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Italy's Christmas shoppers help eurozone factory output in November
[BRUSSELS] eurozone factory output rose slightly more than expected in November despite stagnant production in Germany as Italy, the bloc's third largest economy, proved more resilient at the start of the Christmas shopping season.
Industrial production in the 18 countries sharing the euro rose 0.2 per cent in November, following small gains in October and September, the EU's statistics office Eurostat said on Wednesday. That was better than the flat reading expected by economists in a Reuters poll.
Facing deflation and near-record unemployment, the eurozone is hoping its weak recovery picks up in 2015, but its debt crisis has badly damaged confidence and many investors say that only a U.S-style bond-buying programme will lift the economy.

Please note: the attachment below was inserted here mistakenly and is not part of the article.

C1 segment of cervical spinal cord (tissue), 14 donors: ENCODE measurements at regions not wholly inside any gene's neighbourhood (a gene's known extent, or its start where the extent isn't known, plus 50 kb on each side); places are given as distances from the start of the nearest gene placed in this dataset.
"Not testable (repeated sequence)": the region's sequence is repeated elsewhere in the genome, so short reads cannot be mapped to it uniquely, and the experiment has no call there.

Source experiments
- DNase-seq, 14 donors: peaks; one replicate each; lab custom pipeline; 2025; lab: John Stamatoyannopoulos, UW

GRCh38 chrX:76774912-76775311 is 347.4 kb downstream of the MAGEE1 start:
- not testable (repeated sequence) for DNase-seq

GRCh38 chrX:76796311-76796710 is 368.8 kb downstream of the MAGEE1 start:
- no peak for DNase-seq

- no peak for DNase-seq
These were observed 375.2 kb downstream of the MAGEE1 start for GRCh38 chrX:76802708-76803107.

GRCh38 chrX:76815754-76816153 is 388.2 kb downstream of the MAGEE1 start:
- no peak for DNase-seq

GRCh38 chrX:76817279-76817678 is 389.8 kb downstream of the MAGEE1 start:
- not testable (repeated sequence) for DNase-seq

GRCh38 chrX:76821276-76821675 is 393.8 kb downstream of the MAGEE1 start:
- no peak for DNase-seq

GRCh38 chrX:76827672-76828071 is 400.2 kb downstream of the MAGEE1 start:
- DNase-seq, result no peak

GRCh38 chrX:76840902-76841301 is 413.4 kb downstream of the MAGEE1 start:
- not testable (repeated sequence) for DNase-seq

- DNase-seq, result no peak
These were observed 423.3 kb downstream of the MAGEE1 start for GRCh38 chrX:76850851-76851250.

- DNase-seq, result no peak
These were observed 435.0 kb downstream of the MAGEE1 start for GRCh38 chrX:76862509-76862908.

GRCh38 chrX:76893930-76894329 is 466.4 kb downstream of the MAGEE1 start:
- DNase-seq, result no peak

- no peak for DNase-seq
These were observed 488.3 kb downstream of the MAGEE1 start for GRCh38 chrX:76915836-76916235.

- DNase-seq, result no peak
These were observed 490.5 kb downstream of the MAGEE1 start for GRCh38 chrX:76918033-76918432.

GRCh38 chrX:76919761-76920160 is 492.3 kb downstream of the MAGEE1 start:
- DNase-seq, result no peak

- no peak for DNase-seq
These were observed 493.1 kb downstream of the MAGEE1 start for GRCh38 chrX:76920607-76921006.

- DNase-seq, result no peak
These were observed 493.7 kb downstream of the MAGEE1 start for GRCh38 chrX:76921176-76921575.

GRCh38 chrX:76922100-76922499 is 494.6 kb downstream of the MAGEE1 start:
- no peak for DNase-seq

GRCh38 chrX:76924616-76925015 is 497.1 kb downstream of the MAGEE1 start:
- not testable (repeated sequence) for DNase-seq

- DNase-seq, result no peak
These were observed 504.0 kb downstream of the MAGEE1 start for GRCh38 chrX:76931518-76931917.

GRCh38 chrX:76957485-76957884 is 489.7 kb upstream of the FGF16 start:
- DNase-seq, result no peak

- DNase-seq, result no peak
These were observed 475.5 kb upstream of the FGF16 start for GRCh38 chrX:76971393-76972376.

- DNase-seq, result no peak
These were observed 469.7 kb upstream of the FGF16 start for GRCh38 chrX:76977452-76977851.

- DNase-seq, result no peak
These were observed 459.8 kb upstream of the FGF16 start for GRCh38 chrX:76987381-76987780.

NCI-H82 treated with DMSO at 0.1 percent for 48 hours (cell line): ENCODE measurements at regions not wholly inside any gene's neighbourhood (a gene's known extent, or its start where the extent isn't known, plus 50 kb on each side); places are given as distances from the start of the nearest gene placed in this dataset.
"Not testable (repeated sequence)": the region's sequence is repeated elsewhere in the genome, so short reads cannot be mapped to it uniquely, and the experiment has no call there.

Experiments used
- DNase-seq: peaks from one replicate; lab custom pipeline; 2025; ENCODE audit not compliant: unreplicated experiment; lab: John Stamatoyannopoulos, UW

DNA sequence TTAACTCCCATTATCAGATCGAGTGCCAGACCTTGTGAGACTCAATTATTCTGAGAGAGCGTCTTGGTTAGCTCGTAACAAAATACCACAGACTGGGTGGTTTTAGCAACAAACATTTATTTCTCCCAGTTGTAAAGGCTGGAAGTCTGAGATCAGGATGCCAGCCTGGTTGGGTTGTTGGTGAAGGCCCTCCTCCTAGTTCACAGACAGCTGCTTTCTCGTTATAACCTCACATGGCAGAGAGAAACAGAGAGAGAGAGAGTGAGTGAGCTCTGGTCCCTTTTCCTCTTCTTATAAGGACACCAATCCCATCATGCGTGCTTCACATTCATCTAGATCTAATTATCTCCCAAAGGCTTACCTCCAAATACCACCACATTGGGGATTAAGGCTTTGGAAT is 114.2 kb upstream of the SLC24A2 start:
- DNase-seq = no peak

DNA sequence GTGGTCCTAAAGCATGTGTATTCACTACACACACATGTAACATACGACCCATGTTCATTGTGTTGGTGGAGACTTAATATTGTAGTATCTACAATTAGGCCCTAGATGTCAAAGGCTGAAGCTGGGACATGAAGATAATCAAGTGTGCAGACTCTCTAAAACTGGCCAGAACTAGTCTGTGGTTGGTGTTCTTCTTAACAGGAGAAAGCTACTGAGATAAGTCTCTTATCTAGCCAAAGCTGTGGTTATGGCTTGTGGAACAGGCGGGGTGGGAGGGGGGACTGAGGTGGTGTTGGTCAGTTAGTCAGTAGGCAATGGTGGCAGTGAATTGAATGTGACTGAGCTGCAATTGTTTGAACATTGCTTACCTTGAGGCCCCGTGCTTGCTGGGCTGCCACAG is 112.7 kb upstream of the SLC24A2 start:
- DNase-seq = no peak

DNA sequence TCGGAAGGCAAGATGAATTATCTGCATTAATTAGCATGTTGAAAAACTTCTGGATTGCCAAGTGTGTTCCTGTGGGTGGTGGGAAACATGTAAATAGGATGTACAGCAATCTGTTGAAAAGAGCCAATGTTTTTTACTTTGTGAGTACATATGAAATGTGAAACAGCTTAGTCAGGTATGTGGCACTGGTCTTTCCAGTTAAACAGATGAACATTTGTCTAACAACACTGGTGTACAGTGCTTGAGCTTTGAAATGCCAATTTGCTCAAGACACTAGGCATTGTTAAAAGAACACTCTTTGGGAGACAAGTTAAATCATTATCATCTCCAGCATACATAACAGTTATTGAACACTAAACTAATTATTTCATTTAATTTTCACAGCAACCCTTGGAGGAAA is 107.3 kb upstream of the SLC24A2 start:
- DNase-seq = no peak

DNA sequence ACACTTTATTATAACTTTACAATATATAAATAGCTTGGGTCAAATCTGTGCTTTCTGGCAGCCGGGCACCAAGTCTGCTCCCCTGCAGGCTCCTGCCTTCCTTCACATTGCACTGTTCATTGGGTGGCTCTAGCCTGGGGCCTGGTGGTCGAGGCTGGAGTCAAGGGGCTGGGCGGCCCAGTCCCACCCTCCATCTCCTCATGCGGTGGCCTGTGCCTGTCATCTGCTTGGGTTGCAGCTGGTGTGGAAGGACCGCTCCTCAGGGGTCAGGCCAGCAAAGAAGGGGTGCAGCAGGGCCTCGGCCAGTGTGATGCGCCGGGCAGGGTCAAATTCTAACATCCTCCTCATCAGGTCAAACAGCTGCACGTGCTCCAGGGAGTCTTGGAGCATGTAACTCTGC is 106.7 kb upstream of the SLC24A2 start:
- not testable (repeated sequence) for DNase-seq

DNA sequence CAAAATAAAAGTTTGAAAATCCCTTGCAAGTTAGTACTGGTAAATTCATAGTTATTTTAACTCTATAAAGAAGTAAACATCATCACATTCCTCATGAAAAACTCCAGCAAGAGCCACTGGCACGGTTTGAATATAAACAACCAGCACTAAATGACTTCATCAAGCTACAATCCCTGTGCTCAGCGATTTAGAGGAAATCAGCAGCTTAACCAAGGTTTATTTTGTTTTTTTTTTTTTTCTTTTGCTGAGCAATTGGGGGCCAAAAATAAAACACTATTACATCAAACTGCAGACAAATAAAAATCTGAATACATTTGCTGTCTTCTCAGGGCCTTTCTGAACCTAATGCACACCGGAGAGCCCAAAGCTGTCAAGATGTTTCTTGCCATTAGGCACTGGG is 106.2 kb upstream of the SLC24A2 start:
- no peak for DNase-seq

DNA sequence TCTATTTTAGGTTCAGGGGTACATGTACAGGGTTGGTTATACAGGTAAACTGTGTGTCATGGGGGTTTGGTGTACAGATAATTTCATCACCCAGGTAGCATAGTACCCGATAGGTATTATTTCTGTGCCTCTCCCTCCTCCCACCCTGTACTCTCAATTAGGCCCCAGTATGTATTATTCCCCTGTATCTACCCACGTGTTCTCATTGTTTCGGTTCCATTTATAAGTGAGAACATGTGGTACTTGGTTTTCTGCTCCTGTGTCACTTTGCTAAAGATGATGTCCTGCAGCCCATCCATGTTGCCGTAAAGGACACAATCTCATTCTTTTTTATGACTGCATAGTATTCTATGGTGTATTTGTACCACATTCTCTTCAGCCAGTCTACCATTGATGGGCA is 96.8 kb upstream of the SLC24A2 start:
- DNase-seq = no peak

The fragility of the recovery was evident in the monthly and annual November production data, with Germany, Europe's largest economy, still struggling to emerge from crisis.
Compared to the year earlier, industrial production slid 0.4 per cent, dragged down by Germany, France and Italy, which make up two-thirds of the eurozone's factory output and all fell.
On a monthly basis, only Italy of the larger economies rose in November, climbing 0.3 per cent, its best result since June.
The fall in world oil prices weighed on the index as energy production fell almost one per cent on a monthly basis. Capital goods, or machinery used to make other machinery and a sign of future demand, also fell 0.2 per cent.
But in the build-up to the busiest shopping season of the year, eurozone factories posted the highest production of durable consumer goods, such as televisions and washing machines, in more than a year. Non durable consumer goods, including food, also rose 0.5 per cent.
Fourth-quarter economic growth data for the eurozone is due on Feb. 13, but the signs are that the bloc ended the year on a weak note and eurozone consumer prices turned negative in December.
The negative inflation may push the European Central Bank to launch quantitative easing, possibly at its Jan 22 meeting.